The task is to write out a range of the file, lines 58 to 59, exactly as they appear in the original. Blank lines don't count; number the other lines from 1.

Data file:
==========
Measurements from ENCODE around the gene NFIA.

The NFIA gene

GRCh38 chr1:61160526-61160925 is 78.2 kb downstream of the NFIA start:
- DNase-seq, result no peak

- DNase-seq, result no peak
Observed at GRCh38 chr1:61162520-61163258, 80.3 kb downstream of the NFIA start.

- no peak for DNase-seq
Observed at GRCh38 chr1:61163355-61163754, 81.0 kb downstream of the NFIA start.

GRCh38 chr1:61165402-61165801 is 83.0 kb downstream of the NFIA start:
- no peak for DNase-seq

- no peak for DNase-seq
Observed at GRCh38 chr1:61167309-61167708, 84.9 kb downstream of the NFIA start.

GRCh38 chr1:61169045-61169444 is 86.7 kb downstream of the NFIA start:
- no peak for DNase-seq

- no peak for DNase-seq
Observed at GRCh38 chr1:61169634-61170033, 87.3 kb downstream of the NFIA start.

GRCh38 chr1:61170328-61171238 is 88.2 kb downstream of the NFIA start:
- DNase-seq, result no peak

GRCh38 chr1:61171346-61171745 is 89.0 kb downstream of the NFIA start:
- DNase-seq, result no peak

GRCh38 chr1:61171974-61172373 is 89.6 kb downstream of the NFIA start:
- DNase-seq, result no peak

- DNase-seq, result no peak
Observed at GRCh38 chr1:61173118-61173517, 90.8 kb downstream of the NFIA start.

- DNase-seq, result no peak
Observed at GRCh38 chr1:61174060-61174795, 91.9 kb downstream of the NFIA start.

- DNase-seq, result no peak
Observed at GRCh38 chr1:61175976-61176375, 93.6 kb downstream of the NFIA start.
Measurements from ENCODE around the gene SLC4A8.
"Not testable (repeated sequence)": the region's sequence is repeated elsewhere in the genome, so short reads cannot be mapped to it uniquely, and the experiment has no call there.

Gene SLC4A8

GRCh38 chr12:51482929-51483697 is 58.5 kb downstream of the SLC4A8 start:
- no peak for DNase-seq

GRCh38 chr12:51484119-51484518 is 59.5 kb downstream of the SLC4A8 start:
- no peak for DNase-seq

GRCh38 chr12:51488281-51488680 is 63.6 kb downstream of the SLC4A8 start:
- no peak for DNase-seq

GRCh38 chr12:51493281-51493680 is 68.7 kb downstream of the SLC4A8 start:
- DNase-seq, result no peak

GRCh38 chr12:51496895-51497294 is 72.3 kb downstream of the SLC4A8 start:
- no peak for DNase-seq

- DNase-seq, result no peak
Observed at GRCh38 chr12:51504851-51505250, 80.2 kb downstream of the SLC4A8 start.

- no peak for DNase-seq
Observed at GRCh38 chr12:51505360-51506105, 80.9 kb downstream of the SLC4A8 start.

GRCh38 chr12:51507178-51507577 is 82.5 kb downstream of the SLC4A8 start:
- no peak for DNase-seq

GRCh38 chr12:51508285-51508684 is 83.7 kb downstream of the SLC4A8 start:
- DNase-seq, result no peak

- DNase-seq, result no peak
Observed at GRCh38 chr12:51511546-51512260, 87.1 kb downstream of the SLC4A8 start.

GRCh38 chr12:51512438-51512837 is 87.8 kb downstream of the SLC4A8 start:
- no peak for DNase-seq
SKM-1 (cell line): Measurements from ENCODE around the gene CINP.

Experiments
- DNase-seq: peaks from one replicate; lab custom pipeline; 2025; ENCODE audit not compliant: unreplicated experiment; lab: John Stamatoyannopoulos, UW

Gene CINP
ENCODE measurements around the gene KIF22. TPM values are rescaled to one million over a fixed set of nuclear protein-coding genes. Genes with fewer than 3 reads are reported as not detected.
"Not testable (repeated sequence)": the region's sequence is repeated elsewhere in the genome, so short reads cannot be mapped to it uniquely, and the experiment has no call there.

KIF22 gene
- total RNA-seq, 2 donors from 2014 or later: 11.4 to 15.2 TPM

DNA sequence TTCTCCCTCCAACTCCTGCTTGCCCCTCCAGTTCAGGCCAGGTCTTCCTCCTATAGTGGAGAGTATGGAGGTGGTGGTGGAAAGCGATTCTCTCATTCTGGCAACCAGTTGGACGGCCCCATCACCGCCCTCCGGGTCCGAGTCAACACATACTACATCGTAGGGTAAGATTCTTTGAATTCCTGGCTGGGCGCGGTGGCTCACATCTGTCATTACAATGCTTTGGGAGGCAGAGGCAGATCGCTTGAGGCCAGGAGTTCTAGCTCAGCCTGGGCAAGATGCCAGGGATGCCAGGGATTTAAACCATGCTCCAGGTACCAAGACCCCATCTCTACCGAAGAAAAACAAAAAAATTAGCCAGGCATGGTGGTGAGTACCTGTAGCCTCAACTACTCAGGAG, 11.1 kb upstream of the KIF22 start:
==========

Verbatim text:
ENCODE measurements around the gene KIF22. TPM values are rescaled to one million over a fixed set of nuclear protein-coding genes. Genes with fewer than 3 reads are reported as not detected.
"Not testable (repeated sequence)": the region's sequence is repeated elsewhere in the genome, so short reads cannot be mapped to it uniquely, and the experiment has no call there.